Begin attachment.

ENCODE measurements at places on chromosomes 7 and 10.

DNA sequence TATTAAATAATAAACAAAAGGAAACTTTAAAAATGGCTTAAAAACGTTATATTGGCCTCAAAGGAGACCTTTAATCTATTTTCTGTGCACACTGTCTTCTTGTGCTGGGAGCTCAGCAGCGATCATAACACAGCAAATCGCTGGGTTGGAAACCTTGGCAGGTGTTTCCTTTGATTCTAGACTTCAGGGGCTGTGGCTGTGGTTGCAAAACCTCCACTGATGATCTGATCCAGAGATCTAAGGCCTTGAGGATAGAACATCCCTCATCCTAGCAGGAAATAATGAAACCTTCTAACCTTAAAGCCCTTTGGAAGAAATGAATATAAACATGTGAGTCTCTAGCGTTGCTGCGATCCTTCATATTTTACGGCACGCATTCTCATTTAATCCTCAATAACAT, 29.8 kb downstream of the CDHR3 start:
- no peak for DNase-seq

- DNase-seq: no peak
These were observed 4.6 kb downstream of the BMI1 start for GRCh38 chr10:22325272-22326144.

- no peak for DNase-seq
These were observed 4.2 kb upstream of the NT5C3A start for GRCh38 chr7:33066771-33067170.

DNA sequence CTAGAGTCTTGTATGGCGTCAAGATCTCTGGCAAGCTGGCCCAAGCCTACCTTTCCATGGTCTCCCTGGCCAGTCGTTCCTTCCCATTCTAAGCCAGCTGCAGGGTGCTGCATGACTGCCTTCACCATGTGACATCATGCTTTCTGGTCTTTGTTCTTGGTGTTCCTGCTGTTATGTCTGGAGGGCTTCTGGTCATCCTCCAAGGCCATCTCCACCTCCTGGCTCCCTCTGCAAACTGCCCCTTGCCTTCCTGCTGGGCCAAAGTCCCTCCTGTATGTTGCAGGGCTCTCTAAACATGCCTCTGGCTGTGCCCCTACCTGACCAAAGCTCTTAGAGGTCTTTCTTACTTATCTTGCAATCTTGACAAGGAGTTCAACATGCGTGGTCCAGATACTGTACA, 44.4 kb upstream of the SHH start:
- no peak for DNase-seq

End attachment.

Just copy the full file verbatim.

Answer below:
ENCODE measurements at places on chromosomes 7 and 10.

DNA sequence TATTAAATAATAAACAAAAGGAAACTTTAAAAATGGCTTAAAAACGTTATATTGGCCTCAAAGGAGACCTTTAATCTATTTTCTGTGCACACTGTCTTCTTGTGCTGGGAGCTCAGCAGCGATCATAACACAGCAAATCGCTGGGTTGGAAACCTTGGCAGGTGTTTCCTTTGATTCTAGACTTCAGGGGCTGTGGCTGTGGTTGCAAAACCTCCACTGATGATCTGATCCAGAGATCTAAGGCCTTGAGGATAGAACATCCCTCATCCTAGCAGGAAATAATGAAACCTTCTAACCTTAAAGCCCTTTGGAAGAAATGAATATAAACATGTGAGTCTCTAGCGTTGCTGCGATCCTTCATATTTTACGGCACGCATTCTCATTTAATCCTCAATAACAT, 29.8 kb downstream of the CDHR3 start:
- no peak for DNase-seq

- DNase-seq: no peak
These were observed 4.6 kb downstream of the BMI1 start for GRCh38 chr10:22325272-22326144.

- no peak for DNase-seq
These were observed 4.2 kb upstream of the NT5C3A start for GRCh38 chr7:33066771-33067170.

DNA sequence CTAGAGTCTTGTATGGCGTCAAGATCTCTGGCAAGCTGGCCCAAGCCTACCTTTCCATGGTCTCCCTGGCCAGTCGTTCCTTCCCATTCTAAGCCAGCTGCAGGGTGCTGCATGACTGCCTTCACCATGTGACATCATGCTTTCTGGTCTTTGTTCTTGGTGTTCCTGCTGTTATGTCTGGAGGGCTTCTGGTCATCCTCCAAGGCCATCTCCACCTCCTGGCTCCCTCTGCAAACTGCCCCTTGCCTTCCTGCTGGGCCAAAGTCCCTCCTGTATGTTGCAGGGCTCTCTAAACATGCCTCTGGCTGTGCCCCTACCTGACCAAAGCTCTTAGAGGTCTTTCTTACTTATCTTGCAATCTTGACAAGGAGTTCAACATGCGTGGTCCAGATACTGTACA, 44.4 kb upstream of the SHH start:
- no peak for DNase-seq